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Shuteye Peak Fire Lookout

Located in the United States Forest Service's,

Sierra National Forest, Minerets Ranger District

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Photo, Looking Northwest at the Tower

Shuteye Peak's GPS location is 37.2057°N, 119.25417°W

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Photo, Picture of Lookout Don Wisseman Photo, Picture of Business Card

Photo, Picture of Lookout Don Wisseman

Don Wisseman, of North Fork California and most recently the voice of Shuteye Lookout, retired after 20 years of service as a fire lookout for both The State of California and The Sierra National Forest at the end of fire season in 2007.

      Shuteye Lookout was established and put into service by the U.S. Forest Service in 1907. During the following years Shuteye Lookout has had various types of different structures for the lookout until 1957 when the current tower was constructed and put into service. The tower is located at an elevation of 8,358 feet, in Eastern Madera County and has a map location of Township 7 South, Range 23 East, Section 2 on the Sierra National Forest Map.

      Shuteye Peak Lookout was originally constructed in 1907 as a compass lookout and was hiked to each day by the lookout. In 1908 or 1909 it was rebuilt as a crude lumber cabin. In 1910 a more perminent 12' x 12' wood cabin similar to the 4A design was erected. In 1915 the 4A type lookout was constructed and improved. In 1935 it was again remodeled and the windows were improved. In 1957 it was rebuilt to the current configuration pictured above. The CL-100 type tower is a 14 x 14 foot steel cab with a flat roof standing on a 10 x 10 foot concrete block base.

      Shuteye Lookout is currently in service and is staffed by USFS employee Don Wisseman, until he retired at the end of the 2007 fire season. The lookout is accessable to four wheel drive vehicles and is an excellent beginners days drive for four wheel drive vehicles, four wheel drive is required to reach the tower. The view is quite spectacular on a clear day or night from the lookout tower located in Eastern Madera County.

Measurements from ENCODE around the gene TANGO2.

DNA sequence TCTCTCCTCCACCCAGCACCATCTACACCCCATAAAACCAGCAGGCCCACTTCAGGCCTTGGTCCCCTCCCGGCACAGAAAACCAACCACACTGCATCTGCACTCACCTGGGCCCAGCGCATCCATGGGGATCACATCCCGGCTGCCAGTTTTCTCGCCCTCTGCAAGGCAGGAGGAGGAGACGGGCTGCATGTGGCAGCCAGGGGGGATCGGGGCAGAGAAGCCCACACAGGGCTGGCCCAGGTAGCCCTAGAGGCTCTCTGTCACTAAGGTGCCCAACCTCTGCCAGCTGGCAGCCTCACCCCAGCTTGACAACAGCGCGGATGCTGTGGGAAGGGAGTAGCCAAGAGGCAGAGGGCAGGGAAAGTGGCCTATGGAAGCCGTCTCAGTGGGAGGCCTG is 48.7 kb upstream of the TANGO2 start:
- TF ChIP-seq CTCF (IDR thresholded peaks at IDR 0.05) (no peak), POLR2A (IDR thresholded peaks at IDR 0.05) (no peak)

A Legend Retires in 2007, by Paul Waddell

      Local North Fork resident, Don Wisseman, began his long and distinguished career with the U.S. Forest Service back in 1962, working over the years as a tanker truck operator and fire prevention patrol before becoming a fire lookout in 1980. Aside from short stints at Goat Mountain, Musick Mountain and Miami Mountain Lookouts (all located on the Sierra), Don spent the majority of his career on Shuteye, providing a stable fixture up there on the mountain not only for the many firefighters he helped guide into lightning strikes, but as well to the hundreds of visitors that came to see Don, year after year, to bring him food in exchange for a story, or a song or two on his fiddle.

      Just like Don, Shuteye has a long and storied history as the oldest Lookout on the Sierra. Since 1911, forest workers have used this 8300 foot high peak to watch over the town of North Fork, and out into the back areas of the Sierras. Cemented into a large rock near the lookout is an urn holding the ashes of Sam McFarland, one of the early Shuteye lookouts. Nearby are several other plaques dedicated to former Forest Service employees. Someday there will be another plaque there, for Don, who grew to love that old lookout over the years, his home away from home.

      It was my pleasure, the last few years to supervise Don, which basically meant leaving him alone to do his job and call in fires across a landscape which he knew like the back of his hand. Of the 40 or so employees I've supervised over the years, Don was easily the most low maintenance and easy going I've had the opportunity to work with. Never once did I hear him sayan unkind word about anybody. And I can't remember him ever having a bad day. Of course, when Don had some health problems last year, and it became apparent that he wouldn't be able to return to Shuteye, he was obviously disappointed. Nonetheless, he took it all in stride, and never let this disappointment get him down.